considered for treatment with trastuzumab alone or with other cytotoxic
Occult breast cancer presenting with axillary metastases. Updated
Baron PL, Arch Surg. 1990 Feb; 125(2): 210-4.
Department of Surgery, Memorial Sloan-Kettering Cancer Center, New York, NY.
An isolated axillary lymph node metastasis in a woman without an obvious clinical primary
site most frequently originates from the breast. Mastectomy has been the historical
treatment of choice. A retrospective study of 35 patients was undertaken to evaluate the
roles of modern mammography, breast preservation, and adjuvant systemic therapy in the
management of these patients. Twenty-eight patients underwent a mastectomy, while 7 were
managed by a combination of limited resection and/or axillary dissection and radiation
therapy. Twenty-two (67%) of the 33 breast specimens contained carcinoma. Comparison of
the pathologic results with the preoperative mammograms showed a specificity of 73%, while
the sensitivity was only 29%. Actuarial 5-year survival after mastectomy or breast
preservation was similar (77% and 65%, respectively). Patients with more than one positive
lymph node benefited from adjuvant therapy. Mammography does not locate the majority of
occult stage II breast cancers, and both breast preservation and adjuvant therapy may have
roles in the management of these patients.
Magnetic resonance imaging-guided biopsy of mammographically and
clinically occult breast lesions.
Bedrosian I, Ann Surg Oncol. 2002 Jun; 9(5): 457-61.
Department of Surgery, University of Pennsylvania, 4 Silverstein, HUP, 3400 Spruce Street,
Philadelphia, PA 19104, USA.
BACKGROUND: Breast magnetic resonance imaging (MRI) is a very sensitive technique for
detection of breast cancer. We report on MRI-guided needle localization for biopsy of
abnormalities seen only on MRI. METHODS: A retrospective review was performed of 231
patients with invasive breast cancer or ductal carcinoma-in-situ who had MRI as part of
their evaluation and treatment at the University of Pennsylvania between 1992 and 1998.
Clinical, radiological, and pathologic data were examined. RESULTS: MRI needle
localization was performed in 41 (18%) patients. MRI needle localization was required for
a finding of a mammographically or clinically occult lesion in 31 patients, better MRI
definition of tumor in 5 patients, and surgeon's choice in 5 patients. In all cases, MRI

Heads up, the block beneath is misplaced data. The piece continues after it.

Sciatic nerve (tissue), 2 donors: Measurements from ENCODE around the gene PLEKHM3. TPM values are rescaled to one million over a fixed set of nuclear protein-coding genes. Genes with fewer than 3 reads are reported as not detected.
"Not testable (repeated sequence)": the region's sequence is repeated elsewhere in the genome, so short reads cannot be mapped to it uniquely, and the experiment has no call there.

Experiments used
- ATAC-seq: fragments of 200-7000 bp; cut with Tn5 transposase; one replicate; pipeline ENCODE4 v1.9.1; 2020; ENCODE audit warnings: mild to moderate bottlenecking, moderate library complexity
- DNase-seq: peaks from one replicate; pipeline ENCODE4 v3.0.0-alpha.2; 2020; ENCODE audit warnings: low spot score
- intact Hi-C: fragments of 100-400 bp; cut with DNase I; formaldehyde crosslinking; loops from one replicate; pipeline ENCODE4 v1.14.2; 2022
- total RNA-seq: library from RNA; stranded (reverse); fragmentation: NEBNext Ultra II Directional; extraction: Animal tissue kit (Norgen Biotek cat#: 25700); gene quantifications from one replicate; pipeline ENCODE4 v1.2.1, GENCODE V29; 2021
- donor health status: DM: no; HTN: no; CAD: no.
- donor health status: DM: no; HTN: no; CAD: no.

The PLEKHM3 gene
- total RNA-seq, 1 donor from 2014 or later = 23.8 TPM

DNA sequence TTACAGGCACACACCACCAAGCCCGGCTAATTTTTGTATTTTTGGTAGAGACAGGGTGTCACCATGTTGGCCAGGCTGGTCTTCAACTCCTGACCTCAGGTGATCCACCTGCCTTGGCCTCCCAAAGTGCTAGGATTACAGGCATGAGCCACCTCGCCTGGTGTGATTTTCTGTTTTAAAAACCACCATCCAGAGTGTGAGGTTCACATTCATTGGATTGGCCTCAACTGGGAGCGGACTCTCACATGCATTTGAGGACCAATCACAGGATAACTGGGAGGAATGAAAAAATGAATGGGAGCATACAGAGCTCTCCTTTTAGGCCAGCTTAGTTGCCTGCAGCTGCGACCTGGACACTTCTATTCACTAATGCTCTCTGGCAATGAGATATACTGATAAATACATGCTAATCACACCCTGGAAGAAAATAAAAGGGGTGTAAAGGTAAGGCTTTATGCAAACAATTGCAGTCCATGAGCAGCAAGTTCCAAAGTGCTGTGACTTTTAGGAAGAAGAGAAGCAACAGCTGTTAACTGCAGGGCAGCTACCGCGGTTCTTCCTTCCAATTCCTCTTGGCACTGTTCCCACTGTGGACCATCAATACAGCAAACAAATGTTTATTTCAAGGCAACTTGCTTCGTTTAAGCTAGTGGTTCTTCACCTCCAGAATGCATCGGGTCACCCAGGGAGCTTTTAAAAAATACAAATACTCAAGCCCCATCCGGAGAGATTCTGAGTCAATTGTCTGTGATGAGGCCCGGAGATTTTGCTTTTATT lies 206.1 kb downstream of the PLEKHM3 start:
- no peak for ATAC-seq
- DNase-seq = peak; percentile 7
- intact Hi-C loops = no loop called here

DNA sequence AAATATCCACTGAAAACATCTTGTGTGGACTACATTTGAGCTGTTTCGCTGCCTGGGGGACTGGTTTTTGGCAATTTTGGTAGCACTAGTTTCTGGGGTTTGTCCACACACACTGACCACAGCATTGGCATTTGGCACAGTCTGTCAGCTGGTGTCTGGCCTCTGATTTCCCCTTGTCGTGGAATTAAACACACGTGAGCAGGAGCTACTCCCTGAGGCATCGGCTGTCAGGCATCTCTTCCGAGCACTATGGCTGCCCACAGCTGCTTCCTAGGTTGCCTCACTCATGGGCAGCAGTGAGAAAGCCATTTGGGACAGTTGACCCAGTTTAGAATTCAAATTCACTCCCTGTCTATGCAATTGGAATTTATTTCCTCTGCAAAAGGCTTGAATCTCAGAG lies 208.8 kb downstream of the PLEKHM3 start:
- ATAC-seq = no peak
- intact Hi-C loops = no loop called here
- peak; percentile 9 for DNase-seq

localization and excisional biopsy were successfully completed. Nineteen of 31 patients
were found to have additional mammographically and clinically occult tumors. There were 12
(29%) false-positive MRI scans. CONCLUSIONS: MRI has a high sensitivity for detection of
breast cancer; additional mammographically and clinically occult sites of tumor are
detected in approximately 1 (15%) of 7 breast cancer patients. These otherwise occult
sites of disease can be appropriately biopsied with MRI needle-localization techniques.
Occult breast cancer and axillary mass.
Brill KL, Curr Treat Options Oncol. 2001 Apr; 2(2): 149-55.
Comprehensive Breast Center, Columbia-Presbyterian Medical Center, Atchley Pavilion 10,
161 Fort Washington Avenue, New York, NY 10032-3784, USA.
Occult breast cancer presenting with axillary metastases is an unusual presentation and
can be a diagnostic and therapeutic challenge. A comprehensive work-up, including
mammogram, sonogram, magnetic resonance imaging, and even pathologic examination of the
mastectomy specimen may not disclose the primary tumor in up to one third of patients.
Traditionally, occult breast cancer is treated with total mastectomy and axillary
dissection, but accumulating data suggest that primary breast irradiation following
axillary dissection may provide an equivalent survival with the advantage of breast
conservation. Occult breast cancer patients are eligible for adjuvant chemotherapy and
radiation as stage II/ III node-positive patients would be treated. Overall, the prognosis
for occult breast cancer is equivalent to or slightly better than staged counterparts with
detectable primary breast tumors.
Occult breast carcinoma presenting as axillary metastases.
Foroudi F, Int J Radiat Oncol Biol Phys. 2000 Apr 1; 47(1): 143-7.
Westmead Hospital, Westmead, Australia. Foroudi@radonc.wsahs.nsw.gov.au
PURPOSE: Breast carcinoma presenting with axillary lymphadenopathy and no clinical or
radiological evidence of a primary tumor is a rare presentation. We aimed to examine the
management of the breast by observation, radiation therapy, or mastectomy. METHODS AND
MATERIALS: Departmental records from 1979 to 1996 of unknown primary presentations and